Finally, presentation devices 416 are provided for presenting the content. As shown, the video content is shown to be communicated from the video processor 412 to an HDTV 418, while the audio content is shown to be communicated from the audio amplifier/receiver 414 to a plurality of speakers 419.
Further included is a control apparatus 420 that communicates with the home entertainment apparatus 401. As shown, the control apparatus 420 comprises a central processor 422 that receives information from a plurality of databases including a device control protocol database 424 including protocol information associated with different protocols for use in controlling a diverse array of different devices. In various embodiments, such protocols may be adapted to control the devices by accessing processing parameters, turning on/off various processing capabilities, accessing non-user serviceable controls (e.g. provided by manufacturers in conjunction with a driver, etc.), etc. As further shown, the central processor 422 of the control apparatus 420 may further receive information from a content database 426 including content information, and a device database 428 including device information.
While such databases are shown to reside locally with respect to the central processor 422, it should be noted that embodiments are contemplated where one or more of the databases are situated remotely, whereby access may be afforded via a network (e.g. the Internet, etc.), in one embodiment, the databases may be administered by the same entity which provides the control apparatus 420. In other embodiments, an independent entity may be relied upon for generating and/or maintaining the databases. In any case, the databases may optionally be updated, as desired. For example, as new devices or content types are brought to market and/or used, such databases may be updated to reflect the same.
With continuing reference to
In use, the central processor 422 is adapted for identifying content information associated with the content being received from one of the first devices 402. This may be accomplished by identifying the content and using the content database 426 as a look-up table, and/or any of the other aforementioned techniques. Still yet, device information associated with any of the devices of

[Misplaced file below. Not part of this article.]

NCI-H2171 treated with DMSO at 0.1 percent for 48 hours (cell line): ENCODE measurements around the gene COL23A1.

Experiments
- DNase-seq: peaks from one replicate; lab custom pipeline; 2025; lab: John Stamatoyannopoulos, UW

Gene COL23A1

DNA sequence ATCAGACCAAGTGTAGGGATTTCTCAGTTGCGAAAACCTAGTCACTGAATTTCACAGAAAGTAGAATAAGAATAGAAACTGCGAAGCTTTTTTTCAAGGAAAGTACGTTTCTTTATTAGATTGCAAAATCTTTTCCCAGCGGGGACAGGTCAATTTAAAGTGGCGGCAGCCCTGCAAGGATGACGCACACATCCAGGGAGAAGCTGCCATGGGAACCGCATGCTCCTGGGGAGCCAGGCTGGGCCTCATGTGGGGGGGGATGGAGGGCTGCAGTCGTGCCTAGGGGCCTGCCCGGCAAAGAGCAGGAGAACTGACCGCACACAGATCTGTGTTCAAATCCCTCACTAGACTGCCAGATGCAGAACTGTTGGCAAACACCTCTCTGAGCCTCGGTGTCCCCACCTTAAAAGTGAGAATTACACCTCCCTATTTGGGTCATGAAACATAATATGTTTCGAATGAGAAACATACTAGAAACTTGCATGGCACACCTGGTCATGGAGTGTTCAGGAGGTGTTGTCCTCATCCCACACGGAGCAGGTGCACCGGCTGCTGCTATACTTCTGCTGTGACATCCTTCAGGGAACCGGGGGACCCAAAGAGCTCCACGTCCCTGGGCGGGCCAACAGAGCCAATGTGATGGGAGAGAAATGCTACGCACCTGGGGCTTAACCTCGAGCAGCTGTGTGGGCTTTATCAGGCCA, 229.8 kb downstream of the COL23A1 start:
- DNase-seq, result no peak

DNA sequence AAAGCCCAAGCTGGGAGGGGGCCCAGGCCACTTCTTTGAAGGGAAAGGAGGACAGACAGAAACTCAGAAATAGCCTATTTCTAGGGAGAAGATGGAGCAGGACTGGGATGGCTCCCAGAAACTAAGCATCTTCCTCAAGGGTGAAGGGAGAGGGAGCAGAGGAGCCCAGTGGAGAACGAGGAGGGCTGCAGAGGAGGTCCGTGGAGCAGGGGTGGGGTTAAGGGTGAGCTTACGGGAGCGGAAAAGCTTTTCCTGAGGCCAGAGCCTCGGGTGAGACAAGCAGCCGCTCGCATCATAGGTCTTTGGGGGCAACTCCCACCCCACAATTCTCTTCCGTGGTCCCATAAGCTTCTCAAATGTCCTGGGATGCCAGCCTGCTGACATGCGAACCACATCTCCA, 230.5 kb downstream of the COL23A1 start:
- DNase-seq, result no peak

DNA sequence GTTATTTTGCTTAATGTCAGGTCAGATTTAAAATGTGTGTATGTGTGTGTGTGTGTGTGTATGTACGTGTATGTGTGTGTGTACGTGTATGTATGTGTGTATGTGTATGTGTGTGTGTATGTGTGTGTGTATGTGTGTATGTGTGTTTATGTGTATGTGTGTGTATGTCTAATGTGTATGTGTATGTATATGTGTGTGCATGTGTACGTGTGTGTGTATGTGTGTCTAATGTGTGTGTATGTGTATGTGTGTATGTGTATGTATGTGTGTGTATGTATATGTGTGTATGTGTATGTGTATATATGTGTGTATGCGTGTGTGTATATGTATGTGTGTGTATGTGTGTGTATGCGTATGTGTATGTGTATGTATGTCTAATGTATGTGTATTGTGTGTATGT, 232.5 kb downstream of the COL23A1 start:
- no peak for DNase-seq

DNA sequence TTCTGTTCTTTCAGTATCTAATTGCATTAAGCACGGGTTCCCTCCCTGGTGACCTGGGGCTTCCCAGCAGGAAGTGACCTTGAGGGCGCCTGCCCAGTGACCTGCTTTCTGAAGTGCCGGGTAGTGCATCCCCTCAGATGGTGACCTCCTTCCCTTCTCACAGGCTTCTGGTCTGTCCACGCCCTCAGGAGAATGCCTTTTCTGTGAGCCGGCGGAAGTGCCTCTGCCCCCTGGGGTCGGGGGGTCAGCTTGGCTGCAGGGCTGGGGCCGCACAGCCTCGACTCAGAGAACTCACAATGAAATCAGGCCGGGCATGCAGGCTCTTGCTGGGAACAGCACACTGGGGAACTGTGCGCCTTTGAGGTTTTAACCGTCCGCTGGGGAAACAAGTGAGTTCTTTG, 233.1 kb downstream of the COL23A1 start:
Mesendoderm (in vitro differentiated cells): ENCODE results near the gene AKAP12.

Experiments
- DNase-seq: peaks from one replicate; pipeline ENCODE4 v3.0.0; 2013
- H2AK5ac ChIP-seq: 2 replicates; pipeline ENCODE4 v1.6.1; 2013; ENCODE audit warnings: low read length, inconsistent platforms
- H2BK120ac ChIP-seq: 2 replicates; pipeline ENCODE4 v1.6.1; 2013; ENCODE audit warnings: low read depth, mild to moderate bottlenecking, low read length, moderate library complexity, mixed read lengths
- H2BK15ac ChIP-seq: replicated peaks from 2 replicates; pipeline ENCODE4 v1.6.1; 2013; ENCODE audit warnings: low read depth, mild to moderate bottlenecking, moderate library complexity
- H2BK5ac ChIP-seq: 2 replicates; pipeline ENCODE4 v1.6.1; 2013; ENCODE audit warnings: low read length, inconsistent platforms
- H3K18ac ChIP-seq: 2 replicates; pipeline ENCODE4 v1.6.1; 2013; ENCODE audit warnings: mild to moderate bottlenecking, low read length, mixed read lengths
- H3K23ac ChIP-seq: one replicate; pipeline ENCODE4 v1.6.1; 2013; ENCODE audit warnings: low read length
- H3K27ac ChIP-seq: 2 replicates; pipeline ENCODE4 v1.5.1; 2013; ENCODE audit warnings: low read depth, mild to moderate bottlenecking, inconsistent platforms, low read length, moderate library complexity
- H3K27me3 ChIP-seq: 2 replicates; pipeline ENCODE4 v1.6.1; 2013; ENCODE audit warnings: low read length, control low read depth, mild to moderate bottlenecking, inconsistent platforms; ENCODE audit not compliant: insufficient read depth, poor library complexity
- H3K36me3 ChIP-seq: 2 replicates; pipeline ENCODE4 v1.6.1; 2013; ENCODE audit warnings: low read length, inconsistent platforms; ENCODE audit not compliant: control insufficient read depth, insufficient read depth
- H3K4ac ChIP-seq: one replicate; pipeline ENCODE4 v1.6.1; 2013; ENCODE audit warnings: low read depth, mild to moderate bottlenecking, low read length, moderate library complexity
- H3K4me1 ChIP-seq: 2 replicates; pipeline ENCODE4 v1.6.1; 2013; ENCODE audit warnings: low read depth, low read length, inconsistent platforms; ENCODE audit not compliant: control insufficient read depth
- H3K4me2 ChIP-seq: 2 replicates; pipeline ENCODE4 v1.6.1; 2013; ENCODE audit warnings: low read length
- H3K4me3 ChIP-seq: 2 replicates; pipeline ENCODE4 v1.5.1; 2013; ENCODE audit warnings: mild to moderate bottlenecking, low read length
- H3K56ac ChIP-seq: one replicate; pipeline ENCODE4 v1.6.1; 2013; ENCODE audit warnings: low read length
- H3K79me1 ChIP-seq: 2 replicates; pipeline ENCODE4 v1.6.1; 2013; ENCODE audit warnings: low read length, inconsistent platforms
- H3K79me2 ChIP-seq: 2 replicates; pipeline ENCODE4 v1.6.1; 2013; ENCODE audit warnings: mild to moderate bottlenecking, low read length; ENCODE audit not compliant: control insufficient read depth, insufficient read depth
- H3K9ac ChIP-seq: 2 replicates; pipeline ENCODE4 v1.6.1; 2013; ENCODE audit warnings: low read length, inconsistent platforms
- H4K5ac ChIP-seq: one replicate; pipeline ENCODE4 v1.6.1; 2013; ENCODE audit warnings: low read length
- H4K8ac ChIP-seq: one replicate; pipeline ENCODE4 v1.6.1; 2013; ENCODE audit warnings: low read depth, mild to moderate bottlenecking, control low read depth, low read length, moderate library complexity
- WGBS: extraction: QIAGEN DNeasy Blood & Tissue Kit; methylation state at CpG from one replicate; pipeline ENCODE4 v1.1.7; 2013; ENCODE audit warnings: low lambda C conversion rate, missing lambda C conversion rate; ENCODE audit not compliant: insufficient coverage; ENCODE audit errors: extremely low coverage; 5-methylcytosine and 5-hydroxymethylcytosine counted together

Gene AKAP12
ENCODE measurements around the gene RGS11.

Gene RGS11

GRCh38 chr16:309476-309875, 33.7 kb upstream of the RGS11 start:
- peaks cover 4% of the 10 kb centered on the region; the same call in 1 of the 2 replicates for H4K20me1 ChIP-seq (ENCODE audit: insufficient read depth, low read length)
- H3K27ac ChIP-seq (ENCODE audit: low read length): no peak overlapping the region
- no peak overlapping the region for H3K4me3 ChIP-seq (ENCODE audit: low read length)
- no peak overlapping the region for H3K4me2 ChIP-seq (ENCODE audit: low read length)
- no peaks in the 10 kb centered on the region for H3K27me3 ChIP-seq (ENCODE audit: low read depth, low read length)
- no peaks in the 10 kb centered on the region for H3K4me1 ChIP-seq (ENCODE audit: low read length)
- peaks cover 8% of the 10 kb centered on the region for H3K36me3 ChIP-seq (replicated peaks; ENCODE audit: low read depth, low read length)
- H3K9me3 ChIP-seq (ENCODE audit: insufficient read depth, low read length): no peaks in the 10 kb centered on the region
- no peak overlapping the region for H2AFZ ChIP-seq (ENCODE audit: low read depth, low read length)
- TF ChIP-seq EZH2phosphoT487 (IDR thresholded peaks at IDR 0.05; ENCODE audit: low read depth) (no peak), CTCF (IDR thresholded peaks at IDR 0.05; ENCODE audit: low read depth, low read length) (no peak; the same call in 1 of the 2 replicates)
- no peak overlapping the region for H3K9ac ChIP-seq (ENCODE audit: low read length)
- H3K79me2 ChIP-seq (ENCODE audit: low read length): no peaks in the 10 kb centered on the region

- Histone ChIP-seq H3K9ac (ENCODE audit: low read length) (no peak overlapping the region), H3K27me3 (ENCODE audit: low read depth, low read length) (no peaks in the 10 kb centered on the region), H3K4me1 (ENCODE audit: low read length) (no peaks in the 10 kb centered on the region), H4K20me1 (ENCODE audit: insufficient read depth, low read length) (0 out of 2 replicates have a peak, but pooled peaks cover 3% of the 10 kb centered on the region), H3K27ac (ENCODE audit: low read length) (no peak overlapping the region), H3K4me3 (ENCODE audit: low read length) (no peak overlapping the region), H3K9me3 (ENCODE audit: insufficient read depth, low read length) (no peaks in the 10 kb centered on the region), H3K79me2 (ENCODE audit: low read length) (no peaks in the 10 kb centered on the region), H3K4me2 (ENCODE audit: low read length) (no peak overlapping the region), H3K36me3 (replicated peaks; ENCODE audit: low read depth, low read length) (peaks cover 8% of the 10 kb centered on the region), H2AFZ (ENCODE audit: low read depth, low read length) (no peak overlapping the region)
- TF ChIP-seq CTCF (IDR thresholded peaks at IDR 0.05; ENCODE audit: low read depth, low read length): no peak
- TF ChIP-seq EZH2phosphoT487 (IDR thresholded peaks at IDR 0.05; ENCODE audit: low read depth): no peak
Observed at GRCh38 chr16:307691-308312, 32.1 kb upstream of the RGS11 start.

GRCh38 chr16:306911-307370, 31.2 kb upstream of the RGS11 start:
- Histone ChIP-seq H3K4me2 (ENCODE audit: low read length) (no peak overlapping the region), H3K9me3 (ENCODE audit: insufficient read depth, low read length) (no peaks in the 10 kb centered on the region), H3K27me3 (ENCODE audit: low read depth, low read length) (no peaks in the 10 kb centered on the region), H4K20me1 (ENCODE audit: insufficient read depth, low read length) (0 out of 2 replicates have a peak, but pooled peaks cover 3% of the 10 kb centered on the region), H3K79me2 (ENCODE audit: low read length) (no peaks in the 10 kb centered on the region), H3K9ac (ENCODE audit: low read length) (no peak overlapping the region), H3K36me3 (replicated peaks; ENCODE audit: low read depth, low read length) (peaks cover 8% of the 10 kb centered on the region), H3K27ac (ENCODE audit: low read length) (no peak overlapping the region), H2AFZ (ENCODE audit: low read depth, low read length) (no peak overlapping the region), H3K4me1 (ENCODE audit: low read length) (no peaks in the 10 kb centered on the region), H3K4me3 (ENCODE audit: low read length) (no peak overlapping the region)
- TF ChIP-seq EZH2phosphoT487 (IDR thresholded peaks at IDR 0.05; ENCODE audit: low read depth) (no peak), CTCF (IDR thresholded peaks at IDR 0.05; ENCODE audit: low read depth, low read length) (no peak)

Equipped with this information, the central processor 422 is capable of determining an optimal configuration of the devices in view of the specific content and the device capabilities, etc. To carry out such configuration, device identifiers may be used to look-up the appropriate control protocol via the device control protocol database 424. While only content/device information is shown to contribute to the configuration of the devices, it should be noted that user input may optionally be received such that the devices may be configured to process the content, utilizing the user input. For example, user feedback may provide video processing benchmarking to identify which devices perform certain processing in an optimal manner with the highest quality (from a user perspective), etc.
The above described configuration technique may be automatically and/or manually prompted, as desired. For example, the configuration may be automatically prompted upon receipt of new content that is different from current content (e.g. when a new channel is selected, a new portable media is accessed, etc.), upon the detection of a change in the home entertainment apparatus 401 (e.g. the addition/removal/reconfiguration of a device, etc.), and/or upon the receipt of an update of information in conjunction with any of the databases. Of course, a manually prompted configuration is also contemplated.